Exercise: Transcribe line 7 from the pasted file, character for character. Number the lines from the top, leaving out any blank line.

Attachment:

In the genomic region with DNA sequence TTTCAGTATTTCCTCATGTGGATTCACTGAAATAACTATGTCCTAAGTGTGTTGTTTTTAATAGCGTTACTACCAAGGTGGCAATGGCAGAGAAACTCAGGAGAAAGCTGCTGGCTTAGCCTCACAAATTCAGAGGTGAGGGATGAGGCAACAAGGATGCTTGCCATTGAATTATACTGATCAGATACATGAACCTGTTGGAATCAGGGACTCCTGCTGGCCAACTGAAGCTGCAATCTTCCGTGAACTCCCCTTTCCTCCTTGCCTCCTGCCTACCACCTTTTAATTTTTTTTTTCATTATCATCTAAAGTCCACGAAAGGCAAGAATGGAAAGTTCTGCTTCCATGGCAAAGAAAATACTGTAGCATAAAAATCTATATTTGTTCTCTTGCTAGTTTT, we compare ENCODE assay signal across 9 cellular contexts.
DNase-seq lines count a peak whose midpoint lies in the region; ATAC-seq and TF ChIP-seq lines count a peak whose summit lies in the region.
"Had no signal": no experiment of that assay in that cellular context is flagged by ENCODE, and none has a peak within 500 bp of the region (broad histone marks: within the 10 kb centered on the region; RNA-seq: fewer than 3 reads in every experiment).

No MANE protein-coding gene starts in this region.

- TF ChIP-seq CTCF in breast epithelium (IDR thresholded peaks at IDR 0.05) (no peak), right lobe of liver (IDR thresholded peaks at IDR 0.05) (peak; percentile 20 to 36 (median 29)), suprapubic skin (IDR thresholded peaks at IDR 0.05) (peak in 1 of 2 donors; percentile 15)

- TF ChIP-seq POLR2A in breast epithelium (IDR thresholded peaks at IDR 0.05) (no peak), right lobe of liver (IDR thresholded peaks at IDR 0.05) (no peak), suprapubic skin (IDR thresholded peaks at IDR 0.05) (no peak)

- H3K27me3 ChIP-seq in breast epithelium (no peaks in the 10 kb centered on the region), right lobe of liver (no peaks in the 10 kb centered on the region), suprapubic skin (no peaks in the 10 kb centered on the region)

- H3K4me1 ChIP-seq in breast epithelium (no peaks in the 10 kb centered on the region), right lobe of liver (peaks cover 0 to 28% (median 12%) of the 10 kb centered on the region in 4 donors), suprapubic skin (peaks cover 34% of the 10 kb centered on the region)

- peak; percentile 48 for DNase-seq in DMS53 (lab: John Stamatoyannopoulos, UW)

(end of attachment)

- H3K27me3 ChIP-seq in breast epithelium (no peaks in the 10 kb centered on the region), right lobe of liver (no peaks in the 10 kb centered on the region), suprapubic skin (no peaks in the 10 kb centered on the region)